40. The Special Committee also reaffirms that the Chairmen of the Main Committees should be elected on the basis of equitable geographical distribution as well as on that of experience and competence, as provided for in rule 105 [Rule 103 of the present rules of procedure] of the rules of procedure [para. 124].

41. The Special Committee did not endorse the suggestion that candidates should have had at least one year's experience in one of the Main Committees or the suggestion that Chairmen should be elected at the end of the previous session [para. 125]

C. Number of Vice-Chairmen

42. From its own experience, the Special Committee recommends to the General Assembly that its subsidiary organs should consider, as far as possible, the designation of three Vice-Chairmen in order to ensure the representative character of their officers [para. 131].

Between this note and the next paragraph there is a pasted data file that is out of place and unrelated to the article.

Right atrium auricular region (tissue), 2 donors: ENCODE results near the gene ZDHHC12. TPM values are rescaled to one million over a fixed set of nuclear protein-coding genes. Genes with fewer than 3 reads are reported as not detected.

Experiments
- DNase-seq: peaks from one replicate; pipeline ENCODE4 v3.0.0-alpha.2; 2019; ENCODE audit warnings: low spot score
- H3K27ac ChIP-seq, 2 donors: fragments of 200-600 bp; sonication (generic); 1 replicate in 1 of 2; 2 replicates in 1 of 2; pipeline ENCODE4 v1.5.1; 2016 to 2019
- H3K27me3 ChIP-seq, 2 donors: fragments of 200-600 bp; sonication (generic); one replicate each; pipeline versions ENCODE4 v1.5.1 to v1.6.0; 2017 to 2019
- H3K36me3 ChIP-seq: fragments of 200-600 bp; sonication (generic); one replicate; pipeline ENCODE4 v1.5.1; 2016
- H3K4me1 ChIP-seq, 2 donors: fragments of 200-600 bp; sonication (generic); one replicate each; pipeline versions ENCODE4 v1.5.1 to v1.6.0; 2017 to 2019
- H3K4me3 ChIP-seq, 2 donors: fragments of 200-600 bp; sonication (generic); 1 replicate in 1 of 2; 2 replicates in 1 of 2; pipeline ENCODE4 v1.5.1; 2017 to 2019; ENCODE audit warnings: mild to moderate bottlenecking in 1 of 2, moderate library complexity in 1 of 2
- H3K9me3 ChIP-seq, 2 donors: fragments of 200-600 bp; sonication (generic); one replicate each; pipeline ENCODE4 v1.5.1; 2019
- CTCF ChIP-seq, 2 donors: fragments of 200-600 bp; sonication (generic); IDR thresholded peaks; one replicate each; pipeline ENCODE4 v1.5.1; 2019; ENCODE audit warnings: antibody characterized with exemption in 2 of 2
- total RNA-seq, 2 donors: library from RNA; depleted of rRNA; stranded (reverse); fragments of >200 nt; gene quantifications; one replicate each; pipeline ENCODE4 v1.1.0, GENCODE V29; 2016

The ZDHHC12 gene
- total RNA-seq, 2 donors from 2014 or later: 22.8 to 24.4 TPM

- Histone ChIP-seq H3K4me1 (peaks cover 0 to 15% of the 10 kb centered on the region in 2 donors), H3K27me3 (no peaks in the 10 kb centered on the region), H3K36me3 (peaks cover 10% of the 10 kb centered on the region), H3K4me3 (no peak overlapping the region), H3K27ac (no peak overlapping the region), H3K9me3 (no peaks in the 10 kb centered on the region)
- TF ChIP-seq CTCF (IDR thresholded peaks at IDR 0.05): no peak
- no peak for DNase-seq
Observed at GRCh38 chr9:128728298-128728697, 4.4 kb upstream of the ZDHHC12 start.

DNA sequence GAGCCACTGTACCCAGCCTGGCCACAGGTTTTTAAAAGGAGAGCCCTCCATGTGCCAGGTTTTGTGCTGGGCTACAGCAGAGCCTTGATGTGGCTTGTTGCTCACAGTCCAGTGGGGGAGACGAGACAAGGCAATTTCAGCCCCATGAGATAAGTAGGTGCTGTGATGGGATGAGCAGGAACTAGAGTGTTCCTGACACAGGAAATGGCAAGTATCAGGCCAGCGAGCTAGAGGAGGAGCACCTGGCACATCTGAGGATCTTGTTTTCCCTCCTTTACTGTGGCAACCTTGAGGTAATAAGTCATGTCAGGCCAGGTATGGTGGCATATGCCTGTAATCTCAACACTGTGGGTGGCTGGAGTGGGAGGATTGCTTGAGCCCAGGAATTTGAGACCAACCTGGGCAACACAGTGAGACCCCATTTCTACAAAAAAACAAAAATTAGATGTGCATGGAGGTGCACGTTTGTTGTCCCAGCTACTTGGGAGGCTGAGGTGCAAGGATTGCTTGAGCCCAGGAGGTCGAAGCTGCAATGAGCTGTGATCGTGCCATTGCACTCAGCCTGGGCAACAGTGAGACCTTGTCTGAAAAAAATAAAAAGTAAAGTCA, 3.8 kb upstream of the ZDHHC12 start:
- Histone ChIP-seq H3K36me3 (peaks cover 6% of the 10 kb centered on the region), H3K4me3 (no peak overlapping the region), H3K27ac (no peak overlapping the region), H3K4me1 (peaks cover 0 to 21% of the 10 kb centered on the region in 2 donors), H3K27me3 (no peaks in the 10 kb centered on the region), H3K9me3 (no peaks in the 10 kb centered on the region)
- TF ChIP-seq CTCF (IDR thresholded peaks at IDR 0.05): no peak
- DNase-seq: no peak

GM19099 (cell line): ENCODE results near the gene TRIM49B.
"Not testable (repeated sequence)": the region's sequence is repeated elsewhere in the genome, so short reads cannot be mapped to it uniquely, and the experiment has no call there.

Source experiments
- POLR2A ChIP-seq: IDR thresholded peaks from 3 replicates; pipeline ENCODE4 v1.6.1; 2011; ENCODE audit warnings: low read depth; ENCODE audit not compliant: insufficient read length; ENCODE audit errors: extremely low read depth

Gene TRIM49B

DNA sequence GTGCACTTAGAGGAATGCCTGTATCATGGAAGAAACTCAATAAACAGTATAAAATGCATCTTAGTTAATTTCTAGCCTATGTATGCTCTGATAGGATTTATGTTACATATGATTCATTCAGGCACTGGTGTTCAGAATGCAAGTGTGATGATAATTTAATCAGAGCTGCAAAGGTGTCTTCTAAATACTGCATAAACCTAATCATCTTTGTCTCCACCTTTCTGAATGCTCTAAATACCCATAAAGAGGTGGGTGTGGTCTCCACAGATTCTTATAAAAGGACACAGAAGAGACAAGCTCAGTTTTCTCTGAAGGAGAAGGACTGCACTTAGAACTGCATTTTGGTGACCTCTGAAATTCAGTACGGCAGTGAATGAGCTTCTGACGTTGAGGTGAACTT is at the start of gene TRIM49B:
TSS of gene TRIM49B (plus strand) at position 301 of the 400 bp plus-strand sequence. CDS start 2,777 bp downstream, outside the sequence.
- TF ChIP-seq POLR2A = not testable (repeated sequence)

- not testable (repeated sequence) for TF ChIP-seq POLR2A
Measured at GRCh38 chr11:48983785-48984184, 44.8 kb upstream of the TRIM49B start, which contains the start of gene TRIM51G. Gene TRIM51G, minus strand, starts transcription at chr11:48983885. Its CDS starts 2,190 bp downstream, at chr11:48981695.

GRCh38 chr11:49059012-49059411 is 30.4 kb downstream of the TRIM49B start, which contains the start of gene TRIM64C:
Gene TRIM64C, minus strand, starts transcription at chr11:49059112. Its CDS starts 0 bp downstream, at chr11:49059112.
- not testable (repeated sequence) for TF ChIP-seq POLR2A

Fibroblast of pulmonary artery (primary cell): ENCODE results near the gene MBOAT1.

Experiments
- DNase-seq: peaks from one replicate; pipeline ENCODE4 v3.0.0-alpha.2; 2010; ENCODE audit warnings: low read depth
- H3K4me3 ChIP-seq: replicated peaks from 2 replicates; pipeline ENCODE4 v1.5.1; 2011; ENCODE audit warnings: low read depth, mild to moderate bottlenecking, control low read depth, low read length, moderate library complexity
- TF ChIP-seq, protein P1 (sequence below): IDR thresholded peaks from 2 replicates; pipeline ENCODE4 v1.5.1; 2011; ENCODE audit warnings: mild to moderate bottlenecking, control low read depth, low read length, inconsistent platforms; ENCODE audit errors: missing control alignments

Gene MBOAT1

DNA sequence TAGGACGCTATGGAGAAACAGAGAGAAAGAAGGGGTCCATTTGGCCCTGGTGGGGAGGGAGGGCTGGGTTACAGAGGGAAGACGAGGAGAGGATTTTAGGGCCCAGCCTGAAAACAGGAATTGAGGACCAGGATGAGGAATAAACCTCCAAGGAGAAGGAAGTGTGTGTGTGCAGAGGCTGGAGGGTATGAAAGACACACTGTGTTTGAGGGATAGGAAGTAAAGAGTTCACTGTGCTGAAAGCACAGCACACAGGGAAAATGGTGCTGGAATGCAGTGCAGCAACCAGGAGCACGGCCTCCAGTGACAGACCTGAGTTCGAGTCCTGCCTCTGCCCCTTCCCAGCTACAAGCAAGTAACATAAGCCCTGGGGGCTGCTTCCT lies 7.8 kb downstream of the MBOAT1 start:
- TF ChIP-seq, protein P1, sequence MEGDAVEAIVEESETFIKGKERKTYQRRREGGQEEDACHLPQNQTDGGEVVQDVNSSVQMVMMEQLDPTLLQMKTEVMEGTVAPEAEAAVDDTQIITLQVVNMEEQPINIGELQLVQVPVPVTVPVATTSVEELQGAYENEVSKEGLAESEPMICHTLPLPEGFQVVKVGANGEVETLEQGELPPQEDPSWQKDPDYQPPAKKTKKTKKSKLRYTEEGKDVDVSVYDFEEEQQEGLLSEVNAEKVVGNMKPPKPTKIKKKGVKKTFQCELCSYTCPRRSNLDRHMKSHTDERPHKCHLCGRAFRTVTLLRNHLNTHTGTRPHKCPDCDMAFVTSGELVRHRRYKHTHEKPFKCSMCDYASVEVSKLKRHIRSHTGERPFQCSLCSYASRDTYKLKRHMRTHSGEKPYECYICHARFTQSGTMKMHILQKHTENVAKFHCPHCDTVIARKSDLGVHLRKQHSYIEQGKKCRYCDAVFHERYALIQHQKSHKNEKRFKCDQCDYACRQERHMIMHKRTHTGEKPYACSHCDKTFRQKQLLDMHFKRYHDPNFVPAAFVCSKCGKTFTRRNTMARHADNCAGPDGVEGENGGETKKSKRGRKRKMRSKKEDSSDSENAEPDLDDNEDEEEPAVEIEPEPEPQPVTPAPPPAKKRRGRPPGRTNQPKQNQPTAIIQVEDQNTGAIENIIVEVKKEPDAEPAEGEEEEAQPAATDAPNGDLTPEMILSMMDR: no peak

D. Reports of the Committees

43. The Special Committee, recalling General Assembly resolution 2292 (XXII), recommends to the Assembly that the reports of the Main Committees should be as concise as possible and, save in exceptional cases, should not contain a summary of the debates [para. 133]. [For the recommendations concerning the reports of subsidiary organs, see para. 107 below]

VI. MAXIMUM UTILIZATION OF AVAILABLE TIME

A. Plenary Assembly

1. General debate

(a) Frequency

44. The Special Committee, recognizing the unquestionable value of the general debate, considers that it should continue to be held every year and that the time devoted to it should be utilized to the maximum. It wishes to stress also the importance of participation by Heads of State or Government, Ministers for Foreign Affairs and other high officials as a means of enhancing the significance of the general debate [para. 137].

(b) Organization of meetings